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Advice for Tom DeLay

Monday, 09 May 2005 12:00 AM

I was surprised, although I should not have been, when a syndicated columnist called to ask if I thought House Majority Leader Tom DeLay should step aside for the good of the Republican Party. The columnist said Democrats intend to make DeLay the poster boy for congressional corruption and that this would hurt Republican Members with marginal chances of being re-elected.

I suggested that stepping down, "throwing in the towel," would be the worst decision that DeLay could make. First, it would imply that he was guilty. I have been assured by DeLay that he has done nothing illegal or unethical of which he is aware, and that is good enough for me.

Second, his stepping down would be a victory for the Left. It would prove that the Left could drive one of our finest congressional leaders from office merely by filing ethics charges against DeLay. If anyone thinks House Speaker J. Dennis Hastert, R-Ill., or House Majority Whip Roy Blunt, R-Mo., would not be subjected to the same treatment, think again. And that applies to whoever would join the House Republican leadership after DeLay's departure.

Some ethics charges could be filed against liberals. House Minority Leader Nancy Pelosi, D-Calif., recently had allegations made against her by Rep. Steve King, R-Iowa, and her other opponents, who think they have solid evidence that she has broken the law.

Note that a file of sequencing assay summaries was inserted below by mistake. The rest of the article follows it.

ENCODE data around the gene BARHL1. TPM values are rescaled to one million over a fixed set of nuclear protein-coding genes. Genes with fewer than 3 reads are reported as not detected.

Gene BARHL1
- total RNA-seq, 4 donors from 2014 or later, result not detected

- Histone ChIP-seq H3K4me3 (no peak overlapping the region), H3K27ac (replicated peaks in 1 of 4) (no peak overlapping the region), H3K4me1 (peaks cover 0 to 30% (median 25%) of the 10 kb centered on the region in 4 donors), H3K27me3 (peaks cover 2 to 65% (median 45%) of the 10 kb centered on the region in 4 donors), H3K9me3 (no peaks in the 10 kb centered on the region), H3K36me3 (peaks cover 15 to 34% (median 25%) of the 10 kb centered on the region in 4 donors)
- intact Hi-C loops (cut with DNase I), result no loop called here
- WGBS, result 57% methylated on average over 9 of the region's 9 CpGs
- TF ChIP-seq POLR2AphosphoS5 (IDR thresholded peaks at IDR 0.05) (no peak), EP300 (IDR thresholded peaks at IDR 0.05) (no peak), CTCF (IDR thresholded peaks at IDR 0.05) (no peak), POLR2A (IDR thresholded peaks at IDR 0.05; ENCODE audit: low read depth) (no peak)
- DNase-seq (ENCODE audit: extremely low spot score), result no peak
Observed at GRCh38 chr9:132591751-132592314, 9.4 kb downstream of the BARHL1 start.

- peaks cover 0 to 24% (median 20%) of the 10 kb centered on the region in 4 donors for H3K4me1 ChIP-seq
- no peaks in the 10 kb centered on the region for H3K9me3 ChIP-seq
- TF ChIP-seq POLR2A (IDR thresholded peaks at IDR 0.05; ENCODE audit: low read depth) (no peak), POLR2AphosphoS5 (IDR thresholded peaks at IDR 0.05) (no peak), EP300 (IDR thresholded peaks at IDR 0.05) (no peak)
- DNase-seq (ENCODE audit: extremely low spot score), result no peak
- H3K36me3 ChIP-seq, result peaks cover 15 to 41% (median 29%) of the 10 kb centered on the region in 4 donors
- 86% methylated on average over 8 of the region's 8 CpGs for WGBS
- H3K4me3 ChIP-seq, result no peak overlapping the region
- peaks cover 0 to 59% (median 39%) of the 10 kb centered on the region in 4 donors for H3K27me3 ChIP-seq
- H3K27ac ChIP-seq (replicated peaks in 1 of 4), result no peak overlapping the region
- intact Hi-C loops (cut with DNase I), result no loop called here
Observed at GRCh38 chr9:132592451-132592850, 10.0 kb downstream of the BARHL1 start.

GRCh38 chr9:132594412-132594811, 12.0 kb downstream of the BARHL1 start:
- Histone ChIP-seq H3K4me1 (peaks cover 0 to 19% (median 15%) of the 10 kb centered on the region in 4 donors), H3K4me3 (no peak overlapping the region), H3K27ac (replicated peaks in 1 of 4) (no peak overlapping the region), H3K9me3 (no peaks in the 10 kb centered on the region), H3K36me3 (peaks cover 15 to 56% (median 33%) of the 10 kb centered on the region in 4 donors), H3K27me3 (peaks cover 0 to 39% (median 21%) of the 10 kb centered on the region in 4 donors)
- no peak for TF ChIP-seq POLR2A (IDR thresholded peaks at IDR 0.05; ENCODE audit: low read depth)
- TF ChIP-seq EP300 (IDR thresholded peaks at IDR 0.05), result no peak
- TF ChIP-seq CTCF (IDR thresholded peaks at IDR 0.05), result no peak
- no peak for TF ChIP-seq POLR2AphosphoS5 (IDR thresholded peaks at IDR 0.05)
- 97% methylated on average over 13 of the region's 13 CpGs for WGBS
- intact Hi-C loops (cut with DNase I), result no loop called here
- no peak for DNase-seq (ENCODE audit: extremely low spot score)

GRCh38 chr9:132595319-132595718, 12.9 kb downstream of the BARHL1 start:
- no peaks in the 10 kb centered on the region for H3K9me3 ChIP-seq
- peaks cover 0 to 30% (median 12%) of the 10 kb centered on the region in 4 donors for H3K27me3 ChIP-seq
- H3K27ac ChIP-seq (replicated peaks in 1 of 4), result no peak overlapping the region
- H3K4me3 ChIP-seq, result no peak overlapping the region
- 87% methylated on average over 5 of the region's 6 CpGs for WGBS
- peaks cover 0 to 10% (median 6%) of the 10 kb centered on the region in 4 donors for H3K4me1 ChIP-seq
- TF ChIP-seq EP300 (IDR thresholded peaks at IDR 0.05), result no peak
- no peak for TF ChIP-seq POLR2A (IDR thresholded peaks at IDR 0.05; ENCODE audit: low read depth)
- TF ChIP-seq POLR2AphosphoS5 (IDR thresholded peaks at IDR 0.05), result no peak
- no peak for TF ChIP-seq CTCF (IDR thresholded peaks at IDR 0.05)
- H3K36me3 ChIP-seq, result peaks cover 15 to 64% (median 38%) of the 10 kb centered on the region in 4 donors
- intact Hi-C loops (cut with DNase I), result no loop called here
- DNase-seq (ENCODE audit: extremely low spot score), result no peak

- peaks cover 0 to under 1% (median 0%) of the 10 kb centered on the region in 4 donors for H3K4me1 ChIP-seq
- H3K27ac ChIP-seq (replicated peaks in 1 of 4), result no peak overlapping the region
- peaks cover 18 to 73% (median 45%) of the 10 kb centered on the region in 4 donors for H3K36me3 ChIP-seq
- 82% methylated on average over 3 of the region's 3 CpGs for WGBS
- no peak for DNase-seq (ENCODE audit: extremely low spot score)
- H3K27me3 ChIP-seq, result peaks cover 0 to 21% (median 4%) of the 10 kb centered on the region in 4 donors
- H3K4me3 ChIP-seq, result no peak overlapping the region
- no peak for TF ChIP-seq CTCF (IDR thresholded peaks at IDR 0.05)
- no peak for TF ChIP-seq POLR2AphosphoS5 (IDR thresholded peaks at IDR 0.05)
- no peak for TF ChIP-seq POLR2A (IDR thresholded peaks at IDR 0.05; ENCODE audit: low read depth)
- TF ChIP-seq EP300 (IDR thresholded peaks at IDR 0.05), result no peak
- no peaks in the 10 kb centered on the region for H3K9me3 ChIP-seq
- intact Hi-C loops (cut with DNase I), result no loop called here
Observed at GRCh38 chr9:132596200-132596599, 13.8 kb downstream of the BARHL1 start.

Nevertheless, conservatives could not stomach that kind of fight. While ethics charges eventually could be filed against a liberal congressman, there likely would be little follow-through because conservatives, by and large, are not street brawlers.

The liberals hate DeLay precisely because he is from the streets. He is not a Harvard-educated lawyer. He was a rodent exterminator before he was elected to Congress. DeLay had a strong stomach for that type of work and has an equally strong one for his work in the House of Representatives. That is why the Left desperately wants to bring him down. He knows how to fight.

Third, House Majority Leader DeLay wants to accomplish two things: to end abortion and to rein in the federal judiciary. He has said so publicly, and I believe that is the reason he is being punished. Both issues are in the Playground of the Left.

Abortion is a huge industry. The abortionists make large contributions to the Left Wing of the Democratic Party. The Left has convinced itself that a "woman's right to choose" is a momentous issue. Even with evidence suggesting that a pro-life position helps at the polls, the Left believes that this is an indispensable weapon in its arsenal.

Rush Limbaugh stressed in a commentary that the Left is losing when the people vote on specific issues. The Left has lost elections. Witness President George Walker Bush. Witness GOP control of Congress. Witness a majority of GOP governors and state legislators, the majority of whom are conservative.